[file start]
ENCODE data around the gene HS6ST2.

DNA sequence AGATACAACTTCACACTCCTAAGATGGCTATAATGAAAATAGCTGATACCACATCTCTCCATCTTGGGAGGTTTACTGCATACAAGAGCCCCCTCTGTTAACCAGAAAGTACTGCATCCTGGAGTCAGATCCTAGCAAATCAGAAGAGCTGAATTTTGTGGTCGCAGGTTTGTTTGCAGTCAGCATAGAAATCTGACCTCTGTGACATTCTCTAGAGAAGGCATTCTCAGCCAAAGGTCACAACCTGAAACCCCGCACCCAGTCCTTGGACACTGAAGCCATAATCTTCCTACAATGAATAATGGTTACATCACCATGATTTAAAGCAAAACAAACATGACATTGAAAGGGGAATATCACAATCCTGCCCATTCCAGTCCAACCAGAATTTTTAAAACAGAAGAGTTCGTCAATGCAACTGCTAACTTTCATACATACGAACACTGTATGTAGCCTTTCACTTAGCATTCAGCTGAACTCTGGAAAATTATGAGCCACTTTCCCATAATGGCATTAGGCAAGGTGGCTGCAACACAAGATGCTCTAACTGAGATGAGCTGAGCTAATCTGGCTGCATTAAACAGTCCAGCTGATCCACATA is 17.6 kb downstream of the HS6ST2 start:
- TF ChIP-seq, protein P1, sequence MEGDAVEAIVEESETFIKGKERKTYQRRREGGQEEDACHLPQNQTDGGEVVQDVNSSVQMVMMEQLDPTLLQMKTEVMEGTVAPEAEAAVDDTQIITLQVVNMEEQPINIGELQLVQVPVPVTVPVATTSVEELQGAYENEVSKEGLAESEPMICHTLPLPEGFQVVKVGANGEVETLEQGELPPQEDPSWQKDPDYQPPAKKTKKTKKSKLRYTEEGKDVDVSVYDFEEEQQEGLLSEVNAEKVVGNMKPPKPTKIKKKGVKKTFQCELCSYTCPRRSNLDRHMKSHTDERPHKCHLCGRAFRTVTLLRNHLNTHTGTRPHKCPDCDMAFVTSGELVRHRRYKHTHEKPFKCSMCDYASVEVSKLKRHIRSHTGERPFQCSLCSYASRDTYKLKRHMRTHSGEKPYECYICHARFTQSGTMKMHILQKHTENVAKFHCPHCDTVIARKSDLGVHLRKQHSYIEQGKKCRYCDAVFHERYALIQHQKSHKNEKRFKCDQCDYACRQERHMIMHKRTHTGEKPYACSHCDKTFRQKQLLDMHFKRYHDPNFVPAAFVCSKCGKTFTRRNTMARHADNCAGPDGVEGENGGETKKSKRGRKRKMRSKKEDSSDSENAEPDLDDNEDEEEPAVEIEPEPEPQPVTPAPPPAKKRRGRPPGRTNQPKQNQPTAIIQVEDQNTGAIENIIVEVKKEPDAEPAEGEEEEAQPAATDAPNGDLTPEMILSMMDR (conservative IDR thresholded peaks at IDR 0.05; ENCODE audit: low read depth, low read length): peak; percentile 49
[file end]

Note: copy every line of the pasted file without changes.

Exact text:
ENCODE data around the gene HS6ST2.

DNA sequence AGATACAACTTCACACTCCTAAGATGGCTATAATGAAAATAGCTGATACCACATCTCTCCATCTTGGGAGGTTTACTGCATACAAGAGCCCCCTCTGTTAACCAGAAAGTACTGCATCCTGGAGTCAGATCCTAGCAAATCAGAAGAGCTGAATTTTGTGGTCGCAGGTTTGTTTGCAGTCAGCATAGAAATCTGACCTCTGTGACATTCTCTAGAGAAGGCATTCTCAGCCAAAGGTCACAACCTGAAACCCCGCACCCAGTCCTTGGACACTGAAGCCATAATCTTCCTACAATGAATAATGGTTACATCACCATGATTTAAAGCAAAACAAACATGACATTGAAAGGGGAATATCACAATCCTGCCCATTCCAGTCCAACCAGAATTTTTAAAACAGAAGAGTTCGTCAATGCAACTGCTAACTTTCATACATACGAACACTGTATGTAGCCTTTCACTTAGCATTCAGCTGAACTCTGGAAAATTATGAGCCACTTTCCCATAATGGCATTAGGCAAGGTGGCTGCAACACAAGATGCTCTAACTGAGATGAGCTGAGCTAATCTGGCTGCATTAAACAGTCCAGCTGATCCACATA is 17.6 kb downstream of the HS6ST2 start:
- TF ChIP-seq, protein P1, sequence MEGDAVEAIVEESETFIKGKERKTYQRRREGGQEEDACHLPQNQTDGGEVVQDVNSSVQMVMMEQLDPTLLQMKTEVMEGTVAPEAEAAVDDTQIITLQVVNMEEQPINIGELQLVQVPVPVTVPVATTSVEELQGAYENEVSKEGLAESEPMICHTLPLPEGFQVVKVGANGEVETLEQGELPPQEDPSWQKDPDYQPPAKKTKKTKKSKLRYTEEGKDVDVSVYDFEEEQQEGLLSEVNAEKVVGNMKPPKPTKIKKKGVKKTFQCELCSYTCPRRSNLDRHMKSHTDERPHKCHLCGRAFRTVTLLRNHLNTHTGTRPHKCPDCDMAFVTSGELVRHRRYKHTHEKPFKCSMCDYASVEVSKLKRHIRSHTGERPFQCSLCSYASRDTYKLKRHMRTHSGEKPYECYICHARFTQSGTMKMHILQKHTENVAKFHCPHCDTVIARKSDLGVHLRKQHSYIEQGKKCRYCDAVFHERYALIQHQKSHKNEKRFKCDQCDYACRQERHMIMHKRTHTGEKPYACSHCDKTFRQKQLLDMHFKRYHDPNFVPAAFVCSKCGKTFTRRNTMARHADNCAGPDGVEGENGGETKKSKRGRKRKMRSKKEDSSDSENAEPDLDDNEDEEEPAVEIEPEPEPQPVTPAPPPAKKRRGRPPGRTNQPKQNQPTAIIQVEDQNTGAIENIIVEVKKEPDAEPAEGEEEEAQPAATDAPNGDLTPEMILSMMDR (conservative IDR thresholded peaks at IDR 0.05; ENCODE audit: low read depth, low read length): peak; percentile 49